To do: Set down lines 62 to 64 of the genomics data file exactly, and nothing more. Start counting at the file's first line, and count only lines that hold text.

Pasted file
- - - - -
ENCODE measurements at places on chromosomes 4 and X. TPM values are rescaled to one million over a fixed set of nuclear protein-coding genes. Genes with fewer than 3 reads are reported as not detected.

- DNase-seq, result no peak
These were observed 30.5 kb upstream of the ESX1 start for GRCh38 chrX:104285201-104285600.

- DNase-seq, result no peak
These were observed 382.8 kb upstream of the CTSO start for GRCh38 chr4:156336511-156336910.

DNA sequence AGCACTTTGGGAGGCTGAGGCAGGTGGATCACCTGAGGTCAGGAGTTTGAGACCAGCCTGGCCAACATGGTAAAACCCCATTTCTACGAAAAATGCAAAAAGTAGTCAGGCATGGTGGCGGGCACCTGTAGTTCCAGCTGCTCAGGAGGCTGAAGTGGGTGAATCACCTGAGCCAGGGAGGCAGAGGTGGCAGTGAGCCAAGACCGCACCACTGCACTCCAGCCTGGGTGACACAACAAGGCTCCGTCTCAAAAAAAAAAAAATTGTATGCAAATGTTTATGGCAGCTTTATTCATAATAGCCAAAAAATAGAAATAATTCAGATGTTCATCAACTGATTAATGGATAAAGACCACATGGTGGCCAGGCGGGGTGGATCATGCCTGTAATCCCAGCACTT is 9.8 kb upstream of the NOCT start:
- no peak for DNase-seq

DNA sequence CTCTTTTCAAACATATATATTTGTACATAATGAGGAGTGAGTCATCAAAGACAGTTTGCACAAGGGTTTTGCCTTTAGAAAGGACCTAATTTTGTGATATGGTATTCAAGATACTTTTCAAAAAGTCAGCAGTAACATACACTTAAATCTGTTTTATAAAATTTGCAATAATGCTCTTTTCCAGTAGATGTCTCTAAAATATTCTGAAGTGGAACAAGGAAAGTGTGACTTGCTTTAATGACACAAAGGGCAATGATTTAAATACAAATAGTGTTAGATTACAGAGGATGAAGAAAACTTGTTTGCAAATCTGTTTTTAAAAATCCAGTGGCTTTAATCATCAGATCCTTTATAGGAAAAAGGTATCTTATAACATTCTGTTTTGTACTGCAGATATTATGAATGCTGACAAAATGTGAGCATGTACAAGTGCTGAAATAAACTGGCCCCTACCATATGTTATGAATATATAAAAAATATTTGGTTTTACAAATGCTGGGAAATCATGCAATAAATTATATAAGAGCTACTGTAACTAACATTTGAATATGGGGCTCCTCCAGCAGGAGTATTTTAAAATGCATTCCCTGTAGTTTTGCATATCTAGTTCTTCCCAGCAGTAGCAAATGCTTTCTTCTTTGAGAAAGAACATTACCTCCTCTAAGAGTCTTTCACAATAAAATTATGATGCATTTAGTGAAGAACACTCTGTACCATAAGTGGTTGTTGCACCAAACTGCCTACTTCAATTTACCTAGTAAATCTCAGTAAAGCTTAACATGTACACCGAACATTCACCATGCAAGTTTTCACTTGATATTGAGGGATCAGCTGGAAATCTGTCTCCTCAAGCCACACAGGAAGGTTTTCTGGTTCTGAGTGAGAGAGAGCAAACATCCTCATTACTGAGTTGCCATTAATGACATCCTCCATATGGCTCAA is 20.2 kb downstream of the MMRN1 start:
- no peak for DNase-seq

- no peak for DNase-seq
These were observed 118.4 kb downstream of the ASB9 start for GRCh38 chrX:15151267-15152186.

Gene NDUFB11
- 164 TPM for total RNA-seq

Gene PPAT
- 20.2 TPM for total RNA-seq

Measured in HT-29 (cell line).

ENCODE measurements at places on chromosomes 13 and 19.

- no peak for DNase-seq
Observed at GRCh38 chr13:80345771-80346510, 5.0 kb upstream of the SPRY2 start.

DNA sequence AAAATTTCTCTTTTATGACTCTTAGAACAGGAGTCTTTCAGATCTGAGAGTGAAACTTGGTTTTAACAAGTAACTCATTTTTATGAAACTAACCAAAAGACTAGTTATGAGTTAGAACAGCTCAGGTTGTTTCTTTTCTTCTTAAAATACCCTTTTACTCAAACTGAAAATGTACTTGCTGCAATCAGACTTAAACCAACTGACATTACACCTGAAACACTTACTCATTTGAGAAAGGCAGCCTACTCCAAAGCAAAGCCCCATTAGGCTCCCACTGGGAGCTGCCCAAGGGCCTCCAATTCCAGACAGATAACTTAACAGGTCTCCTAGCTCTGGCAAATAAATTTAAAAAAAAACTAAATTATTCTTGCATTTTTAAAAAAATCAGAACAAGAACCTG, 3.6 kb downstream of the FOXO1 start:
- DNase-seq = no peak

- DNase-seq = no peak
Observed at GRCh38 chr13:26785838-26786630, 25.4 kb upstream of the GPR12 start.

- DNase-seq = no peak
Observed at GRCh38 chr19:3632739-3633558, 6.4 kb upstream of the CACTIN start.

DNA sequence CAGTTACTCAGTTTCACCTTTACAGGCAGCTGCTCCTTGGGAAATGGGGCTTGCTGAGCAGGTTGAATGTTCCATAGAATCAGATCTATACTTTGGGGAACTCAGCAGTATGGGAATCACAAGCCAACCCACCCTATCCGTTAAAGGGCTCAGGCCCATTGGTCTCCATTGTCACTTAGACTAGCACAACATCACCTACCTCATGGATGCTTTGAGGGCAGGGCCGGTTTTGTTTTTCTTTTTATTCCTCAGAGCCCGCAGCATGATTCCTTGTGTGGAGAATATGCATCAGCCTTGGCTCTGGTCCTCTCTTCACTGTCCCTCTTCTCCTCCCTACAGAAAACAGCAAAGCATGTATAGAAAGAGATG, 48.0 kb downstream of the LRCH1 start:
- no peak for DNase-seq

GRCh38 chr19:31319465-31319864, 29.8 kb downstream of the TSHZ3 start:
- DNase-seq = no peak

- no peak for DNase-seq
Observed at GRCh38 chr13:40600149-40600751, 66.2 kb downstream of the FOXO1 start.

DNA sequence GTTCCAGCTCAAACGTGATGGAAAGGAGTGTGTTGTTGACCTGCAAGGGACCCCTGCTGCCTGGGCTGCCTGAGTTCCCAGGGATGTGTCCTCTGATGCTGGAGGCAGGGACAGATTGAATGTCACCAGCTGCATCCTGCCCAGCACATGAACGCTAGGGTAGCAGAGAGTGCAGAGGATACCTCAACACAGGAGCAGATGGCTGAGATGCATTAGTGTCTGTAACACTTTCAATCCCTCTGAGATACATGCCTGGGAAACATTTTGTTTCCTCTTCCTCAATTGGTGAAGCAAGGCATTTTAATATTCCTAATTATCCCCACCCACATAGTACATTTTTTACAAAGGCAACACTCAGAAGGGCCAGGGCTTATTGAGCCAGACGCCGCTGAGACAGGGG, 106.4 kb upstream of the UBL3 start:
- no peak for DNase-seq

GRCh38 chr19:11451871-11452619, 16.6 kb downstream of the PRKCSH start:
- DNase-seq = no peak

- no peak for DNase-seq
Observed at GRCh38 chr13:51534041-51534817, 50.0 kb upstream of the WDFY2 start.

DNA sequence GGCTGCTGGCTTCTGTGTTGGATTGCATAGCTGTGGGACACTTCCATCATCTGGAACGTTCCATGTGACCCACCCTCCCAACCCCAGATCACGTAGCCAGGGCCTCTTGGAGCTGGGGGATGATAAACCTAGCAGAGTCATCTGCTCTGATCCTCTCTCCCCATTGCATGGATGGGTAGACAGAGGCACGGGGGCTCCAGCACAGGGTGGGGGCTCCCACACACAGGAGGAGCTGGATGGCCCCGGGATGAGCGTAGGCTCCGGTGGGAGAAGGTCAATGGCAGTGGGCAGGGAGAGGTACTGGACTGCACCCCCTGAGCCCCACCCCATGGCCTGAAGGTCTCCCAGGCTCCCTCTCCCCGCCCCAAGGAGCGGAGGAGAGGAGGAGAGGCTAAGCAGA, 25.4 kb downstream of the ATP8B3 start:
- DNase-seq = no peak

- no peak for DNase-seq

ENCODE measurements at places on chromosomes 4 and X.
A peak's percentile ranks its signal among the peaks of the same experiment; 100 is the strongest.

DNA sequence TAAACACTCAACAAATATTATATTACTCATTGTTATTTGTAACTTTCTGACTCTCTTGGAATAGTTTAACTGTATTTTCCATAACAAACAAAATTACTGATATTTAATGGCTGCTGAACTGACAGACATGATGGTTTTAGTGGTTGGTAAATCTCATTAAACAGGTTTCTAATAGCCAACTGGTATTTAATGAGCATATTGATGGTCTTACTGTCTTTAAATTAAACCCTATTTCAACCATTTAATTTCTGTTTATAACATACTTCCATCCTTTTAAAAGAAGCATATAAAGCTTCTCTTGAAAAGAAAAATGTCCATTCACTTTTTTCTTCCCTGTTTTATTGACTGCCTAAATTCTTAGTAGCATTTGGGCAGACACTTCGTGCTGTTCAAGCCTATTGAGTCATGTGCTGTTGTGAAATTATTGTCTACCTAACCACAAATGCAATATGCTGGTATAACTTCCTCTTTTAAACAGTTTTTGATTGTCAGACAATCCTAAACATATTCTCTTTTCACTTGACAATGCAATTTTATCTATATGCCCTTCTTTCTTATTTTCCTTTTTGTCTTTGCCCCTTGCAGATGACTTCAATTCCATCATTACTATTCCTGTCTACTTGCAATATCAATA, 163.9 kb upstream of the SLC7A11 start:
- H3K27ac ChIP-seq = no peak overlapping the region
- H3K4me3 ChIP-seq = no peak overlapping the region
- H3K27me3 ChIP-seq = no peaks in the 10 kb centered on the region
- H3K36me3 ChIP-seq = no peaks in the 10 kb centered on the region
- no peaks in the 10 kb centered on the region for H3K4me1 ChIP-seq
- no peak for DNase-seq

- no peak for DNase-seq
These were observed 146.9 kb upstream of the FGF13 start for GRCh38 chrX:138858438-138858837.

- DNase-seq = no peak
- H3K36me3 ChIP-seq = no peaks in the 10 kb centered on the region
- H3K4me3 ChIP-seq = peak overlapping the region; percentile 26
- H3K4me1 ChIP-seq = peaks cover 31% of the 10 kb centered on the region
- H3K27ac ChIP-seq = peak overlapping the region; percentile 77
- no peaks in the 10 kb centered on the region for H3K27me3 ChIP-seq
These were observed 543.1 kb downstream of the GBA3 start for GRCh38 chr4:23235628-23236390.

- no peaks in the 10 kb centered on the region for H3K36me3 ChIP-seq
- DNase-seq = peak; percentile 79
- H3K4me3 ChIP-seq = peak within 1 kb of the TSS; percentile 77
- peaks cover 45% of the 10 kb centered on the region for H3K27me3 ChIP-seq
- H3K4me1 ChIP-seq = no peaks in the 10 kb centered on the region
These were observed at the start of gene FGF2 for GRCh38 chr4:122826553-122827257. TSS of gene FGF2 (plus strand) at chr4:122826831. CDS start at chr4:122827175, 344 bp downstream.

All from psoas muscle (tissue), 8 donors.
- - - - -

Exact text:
- peaks cover 45% of the 10 kb centered on the region for H3K27me3 ChIP-seq
- H3K4me1 ChIP-seq = no peaks in the 10 kb centered on the region
These were observed at the start of gene FGF2 for GRCh38 chr4:122826553-122827257. TSS of gene FGF2 (plus strand) at chr4:122826831. CDS start at chr4:122827175, 344 bp downstream.